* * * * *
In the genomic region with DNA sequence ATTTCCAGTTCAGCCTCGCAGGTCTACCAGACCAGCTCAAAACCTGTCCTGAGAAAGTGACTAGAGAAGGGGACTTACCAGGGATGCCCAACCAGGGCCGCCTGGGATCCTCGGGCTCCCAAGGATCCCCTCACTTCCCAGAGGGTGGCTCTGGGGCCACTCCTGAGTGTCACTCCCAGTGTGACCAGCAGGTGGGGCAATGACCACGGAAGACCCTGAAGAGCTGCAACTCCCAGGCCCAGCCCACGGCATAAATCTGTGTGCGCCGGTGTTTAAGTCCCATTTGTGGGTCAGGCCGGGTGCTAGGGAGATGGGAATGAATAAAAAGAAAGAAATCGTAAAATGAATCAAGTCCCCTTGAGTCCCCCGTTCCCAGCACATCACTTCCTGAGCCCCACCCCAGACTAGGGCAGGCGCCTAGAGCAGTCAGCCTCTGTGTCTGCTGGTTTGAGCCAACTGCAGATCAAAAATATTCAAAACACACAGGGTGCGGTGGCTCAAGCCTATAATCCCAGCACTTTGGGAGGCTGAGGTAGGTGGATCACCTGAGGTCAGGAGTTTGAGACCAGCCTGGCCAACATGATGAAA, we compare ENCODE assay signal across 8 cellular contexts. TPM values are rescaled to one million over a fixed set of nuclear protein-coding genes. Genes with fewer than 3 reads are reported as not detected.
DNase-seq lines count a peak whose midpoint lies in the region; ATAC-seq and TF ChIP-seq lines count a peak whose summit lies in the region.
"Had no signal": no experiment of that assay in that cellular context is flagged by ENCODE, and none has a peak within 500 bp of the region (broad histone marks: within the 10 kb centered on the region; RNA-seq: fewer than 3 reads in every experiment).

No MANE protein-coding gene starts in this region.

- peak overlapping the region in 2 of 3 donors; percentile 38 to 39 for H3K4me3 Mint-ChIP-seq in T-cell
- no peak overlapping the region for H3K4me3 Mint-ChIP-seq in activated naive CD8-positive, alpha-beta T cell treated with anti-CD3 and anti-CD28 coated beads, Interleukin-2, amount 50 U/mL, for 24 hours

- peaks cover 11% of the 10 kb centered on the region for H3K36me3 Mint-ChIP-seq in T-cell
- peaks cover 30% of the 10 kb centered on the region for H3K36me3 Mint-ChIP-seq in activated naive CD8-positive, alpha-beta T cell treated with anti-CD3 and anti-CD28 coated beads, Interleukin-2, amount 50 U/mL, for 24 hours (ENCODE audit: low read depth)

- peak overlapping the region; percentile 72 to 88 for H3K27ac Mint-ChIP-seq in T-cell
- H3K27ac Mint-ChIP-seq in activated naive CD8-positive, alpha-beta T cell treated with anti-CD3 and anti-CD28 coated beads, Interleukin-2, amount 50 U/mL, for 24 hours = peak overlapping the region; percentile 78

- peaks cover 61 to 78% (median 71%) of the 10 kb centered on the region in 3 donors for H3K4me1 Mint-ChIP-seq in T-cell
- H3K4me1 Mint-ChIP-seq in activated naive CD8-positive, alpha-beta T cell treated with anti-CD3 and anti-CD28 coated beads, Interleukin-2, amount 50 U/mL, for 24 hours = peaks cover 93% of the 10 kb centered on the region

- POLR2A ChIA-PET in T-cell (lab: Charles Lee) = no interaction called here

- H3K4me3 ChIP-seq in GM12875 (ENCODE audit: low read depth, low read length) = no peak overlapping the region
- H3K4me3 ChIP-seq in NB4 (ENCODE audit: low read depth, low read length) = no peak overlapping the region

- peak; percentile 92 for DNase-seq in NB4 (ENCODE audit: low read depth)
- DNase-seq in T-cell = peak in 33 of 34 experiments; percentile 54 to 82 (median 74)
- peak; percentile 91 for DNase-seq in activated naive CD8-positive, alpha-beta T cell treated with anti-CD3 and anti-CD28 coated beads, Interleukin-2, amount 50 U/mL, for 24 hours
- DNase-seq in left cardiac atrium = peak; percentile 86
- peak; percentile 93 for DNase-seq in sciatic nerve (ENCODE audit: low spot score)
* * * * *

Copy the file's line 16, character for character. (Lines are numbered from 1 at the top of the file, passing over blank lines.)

- peak; percentile 92 for DNase-seq in NB4 (ENCODE audit: low read depth)